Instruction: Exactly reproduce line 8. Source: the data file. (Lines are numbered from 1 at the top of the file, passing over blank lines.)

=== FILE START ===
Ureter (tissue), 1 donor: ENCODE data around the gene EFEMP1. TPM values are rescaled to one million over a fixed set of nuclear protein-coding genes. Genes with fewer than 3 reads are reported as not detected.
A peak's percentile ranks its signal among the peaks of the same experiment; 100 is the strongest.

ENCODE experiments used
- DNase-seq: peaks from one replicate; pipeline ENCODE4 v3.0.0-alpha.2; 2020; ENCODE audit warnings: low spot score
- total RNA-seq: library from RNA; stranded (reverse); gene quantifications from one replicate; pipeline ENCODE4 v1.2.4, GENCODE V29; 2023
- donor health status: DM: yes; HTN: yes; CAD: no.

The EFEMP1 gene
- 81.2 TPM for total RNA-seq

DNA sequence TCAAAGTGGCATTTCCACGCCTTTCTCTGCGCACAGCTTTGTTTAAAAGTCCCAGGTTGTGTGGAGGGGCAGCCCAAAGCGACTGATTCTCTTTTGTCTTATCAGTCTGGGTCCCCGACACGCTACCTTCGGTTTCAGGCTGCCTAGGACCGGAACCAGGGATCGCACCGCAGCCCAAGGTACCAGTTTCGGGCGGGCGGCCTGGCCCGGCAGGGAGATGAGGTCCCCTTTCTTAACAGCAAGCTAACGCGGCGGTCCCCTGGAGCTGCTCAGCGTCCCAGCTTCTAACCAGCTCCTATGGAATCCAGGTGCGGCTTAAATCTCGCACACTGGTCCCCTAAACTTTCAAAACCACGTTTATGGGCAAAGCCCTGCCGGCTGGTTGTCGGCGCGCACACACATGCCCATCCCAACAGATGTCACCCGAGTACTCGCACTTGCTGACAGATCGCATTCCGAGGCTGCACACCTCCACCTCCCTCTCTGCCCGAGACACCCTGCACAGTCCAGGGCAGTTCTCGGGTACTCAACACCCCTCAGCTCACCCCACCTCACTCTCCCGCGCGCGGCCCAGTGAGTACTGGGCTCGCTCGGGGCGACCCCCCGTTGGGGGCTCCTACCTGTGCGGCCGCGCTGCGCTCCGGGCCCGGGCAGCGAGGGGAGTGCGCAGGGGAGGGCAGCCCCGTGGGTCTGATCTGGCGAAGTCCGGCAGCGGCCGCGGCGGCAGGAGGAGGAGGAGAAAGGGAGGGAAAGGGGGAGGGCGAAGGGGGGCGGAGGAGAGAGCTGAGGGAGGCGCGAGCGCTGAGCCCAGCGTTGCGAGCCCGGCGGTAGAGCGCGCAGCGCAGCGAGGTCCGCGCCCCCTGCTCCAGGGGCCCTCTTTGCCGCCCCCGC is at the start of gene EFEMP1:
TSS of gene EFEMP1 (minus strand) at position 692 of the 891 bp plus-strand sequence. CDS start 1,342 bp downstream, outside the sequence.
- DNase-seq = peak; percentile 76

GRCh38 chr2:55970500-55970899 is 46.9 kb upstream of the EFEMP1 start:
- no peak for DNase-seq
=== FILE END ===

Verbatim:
- 81.2 TPM for total RNA-seq